10/10/2019, 15.39
TAIWAN – CHINA – HONG KONG
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Tsai Ing-wen: For Taiwan, the 'one country, two systems' model has failed

On Taiwan's national day, which marks the 108th anniversary of the founding of the Republic of China, the president calls on the island’s people to reject the model that has brought Hong Kong "to the verge of chaos". For her, China's rise has occurred through a “combination of authoritarianism, nationalism, and economic might.”

Taipei (AsiaNews) – Taiwanese president Tsai Ing-wen rejected Beijing's proposal to reunite with the mainland under the "one country, two systems" model. The latter has failed in Hong Kong, bringing the territory "on the verge of chaos ".

In her speech today, the Double Tenth, marking the 108th anniversary of the founding of the Republic of China, the president said: “The overwhelming consensus among Taiwan’s 23 million people is our rejection of one country, two systems, regardless of party affiliation or political position.”

Since 1949, when Chiang Kai-shek fled the mainland, Taiwan has been the seat of the government of the Republic of China, currently recognised by 15 countries in the world.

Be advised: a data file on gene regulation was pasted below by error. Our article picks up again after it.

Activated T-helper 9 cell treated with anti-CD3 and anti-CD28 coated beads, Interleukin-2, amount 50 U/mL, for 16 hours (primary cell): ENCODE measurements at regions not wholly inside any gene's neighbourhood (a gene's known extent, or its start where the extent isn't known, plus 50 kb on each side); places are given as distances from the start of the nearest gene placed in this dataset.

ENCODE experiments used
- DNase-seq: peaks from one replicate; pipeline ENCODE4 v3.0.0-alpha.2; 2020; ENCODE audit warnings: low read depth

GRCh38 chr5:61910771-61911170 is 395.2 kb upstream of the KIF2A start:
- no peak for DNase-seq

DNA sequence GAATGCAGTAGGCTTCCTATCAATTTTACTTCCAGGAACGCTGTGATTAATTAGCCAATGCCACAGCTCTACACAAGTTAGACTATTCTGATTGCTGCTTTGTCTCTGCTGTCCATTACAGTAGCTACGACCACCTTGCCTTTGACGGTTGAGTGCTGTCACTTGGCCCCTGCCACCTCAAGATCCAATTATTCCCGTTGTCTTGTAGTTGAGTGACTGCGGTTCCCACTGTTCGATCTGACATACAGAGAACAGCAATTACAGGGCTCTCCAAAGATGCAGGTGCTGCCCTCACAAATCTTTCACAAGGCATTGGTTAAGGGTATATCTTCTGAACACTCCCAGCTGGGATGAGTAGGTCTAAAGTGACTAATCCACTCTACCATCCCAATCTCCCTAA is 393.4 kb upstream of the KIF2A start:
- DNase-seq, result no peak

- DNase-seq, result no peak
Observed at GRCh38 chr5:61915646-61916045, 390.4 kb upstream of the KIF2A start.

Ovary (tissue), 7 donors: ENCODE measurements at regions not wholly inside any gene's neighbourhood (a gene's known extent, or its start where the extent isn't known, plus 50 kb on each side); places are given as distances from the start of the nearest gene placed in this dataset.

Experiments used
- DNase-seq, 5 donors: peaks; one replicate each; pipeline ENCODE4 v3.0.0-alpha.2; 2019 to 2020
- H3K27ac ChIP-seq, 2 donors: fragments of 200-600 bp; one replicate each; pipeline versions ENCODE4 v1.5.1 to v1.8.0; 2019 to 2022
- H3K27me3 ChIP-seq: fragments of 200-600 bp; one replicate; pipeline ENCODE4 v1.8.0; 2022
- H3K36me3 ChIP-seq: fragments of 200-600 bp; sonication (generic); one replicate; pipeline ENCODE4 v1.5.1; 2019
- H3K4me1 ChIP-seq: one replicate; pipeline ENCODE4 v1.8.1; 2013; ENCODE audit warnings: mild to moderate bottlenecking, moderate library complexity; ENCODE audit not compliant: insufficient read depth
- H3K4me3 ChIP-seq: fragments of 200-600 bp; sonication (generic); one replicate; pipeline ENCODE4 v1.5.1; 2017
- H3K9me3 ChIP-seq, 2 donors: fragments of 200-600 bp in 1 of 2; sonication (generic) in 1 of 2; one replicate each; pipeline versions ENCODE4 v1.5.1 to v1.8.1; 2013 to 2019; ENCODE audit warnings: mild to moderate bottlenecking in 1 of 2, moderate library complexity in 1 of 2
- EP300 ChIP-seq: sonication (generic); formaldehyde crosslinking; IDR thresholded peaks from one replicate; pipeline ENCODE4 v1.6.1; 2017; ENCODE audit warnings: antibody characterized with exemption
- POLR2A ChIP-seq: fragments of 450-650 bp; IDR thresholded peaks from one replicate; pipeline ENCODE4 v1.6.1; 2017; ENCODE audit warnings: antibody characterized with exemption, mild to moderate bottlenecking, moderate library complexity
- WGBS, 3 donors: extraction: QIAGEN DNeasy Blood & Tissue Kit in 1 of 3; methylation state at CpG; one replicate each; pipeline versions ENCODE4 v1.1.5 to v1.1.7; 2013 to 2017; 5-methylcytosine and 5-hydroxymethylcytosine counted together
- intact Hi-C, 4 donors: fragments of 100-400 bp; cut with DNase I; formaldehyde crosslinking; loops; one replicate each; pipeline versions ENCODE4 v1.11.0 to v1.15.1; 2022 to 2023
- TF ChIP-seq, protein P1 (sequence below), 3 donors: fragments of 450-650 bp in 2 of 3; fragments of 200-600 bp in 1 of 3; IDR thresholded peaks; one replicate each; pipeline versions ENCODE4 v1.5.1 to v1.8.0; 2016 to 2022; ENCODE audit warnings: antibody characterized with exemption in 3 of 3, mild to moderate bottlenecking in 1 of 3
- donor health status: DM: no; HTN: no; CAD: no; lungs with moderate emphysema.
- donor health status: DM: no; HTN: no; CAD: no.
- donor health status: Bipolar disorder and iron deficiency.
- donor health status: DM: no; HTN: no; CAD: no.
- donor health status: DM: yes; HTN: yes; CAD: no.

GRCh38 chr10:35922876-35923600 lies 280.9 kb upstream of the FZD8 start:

The People's Republic of China, with the capital in Beijing, is recognised by most countries in the world. It considers Taiwan a breakaway province and wants to bring it back into the national fold.

In the past, Beijing has threatened to use force to subdue the island and block any move towards independence. At the same time, it has proposed reunification under the Hong Kong model of ‘one country, two systems’, which could leave the island with substantial autonomy.

Recent events in the former British colony have however undermined that model, given that China's influence in Hong Kong is ever greater in economic, cultural and political terms, weakening Hong Kong's liberal regime.

Chinese President Xi Jinping called for Taiwan's return to China on the national day of the People's Republic of China. But for President Tsai, “if we were to accept ‘one country, two systems,’ there would no longer be room for the Republic of China's existence."

What is more, in her view, “We are witnessing China's rise and expansion, as they challenge free, democratic values and the global order through a combination of authoritarianism, nationalism, and economic might.”

Tsai concluded her address to the nation, calling on all Taiwanese to "remain united under the banner of freedom and democracy," so as to “face the future with optimism and overcome challenges with determination."

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